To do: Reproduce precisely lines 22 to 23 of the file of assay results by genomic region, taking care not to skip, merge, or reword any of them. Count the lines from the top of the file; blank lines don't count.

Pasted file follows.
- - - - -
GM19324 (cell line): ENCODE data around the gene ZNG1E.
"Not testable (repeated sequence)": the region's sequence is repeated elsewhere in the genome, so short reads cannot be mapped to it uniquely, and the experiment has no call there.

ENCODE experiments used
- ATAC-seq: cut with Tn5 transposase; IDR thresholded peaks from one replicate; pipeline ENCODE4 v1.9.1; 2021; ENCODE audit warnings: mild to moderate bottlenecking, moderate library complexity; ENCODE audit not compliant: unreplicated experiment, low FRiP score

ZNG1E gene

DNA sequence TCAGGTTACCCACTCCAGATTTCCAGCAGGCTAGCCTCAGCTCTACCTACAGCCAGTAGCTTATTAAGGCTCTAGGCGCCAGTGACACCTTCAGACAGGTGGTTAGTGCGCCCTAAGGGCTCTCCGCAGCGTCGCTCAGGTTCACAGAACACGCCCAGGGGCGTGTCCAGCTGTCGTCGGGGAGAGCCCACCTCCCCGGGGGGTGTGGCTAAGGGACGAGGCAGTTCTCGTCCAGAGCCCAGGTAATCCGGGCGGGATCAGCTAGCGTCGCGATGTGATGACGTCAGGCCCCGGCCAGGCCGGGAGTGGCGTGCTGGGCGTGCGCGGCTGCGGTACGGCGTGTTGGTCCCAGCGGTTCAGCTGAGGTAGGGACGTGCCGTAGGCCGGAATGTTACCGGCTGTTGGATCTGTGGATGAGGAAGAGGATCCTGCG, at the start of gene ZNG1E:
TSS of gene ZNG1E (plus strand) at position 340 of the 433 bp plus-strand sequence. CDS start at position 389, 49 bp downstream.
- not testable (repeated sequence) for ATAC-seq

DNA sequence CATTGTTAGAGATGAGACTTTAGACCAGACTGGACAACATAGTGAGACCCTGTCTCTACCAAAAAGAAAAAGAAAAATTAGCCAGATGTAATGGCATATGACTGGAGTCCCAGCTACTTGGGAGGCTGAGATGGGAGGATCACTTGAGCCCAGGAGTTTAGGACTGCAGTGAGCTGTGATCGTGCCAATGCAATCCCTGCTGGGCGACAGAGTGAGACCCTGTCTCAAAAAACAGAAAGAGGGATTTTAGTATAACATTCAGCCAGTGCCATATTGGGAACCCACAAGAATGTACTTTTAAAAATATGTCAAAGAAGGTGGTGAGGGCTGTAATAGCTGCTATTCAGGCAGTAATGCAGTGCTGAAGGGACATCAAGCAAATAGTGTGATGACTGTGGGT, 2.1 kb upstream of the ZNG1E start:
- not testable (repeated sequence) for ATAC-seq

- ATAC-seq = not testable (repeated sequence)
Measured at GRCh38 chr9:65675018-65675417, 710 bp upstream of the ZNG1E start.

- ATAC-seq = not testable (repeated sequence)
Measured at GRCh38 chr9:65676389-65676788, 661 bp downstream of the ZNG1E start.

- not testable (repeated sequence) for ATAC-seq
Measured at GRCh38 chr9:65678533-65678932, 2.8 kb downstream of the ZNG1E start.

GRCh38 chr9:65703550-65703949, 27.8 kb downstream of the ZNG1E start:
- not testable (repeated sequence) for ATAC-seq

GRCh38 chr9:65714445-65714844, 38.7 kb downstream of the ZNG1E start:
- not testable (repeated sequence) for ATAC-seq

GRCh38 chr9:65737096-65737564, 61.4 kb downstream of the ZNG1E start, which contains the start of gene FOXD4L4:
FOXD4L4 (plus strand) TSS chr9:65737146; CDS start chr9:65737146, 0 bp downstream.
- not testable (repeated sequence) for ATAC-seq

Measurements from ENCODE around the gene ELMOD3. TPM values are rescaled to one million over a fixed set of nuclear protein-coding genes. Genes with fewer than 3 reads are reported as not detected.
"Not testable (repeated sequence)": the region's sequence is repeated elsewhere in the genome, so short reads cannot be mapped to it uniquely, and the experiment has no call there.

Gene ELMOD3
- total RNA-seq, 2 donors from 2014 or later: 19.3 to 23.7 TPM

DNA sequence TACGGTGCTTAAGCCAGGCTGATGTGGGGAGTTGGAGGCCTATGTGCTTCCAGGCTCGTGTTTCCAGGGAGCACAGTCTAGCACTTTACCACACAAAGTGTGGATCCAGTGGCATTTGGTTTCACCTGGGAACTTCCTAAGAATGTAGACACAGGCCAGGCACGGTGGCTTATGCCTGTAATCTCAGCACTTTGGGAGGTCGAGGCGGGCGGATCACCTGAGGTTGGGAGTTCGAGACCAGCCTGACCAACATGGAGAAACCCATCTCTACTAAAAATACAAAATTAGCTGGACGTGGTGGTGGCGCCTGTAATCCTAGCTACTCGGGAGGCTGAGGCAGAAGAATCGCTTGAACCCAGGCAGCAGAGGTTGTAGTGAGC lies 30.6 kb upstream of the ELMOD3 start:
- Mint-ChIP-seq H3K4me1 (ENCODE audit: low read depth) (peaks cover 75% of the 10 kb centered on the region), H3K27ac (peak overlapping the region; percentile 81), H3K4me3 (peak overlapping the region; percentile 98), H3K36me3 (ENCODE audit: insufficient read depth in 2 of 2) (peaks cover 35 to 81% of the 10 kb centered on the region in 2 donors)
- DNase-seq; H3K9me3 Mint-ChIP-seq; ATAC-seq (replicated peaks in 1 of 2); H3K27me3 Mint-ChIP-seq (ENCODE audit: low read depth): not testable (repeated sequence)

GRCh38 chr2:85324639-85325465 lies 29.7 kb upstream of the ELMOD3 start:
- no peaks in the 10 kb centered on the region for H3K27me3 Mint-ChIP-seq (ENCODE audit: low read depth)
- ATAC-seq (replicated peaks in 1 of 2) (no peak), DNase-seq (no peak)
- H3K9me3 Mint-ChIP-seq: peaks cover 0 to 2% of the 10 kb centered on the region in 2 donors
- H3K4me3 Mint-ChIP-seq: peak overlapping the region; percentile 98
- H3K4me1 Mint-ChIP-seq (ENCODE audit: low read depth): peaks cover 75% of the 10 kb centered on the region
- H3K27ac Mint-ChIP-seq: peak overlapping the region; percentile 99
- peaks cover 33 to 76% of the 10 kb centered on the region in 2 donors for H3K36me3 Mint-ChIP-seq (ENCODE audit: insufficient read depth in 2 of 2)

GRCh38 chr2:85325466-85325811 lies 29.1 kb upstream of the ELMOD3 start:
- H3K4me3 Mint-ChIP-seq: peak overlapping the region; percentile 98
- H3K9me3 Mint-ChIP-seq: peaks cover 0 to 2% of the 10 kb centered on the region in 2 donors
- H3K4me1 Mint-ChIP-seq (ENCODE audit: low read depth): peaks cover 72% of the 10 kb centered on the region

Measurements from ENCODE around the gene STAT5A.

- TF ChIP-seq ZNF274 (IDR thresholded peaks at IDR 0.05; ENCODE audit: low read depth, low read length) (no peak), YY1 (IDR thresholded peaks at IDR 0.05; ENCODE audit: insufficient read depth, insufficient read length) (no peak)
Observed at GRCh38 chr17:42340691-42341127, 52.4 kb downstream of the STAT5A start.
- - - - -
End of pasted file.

FOXD4L4 (plus strand) TSS chr9:65737146; CDS start chr9:65737146, 0 bp downstream.
- not testable (repeated sequence) for ATAC-seq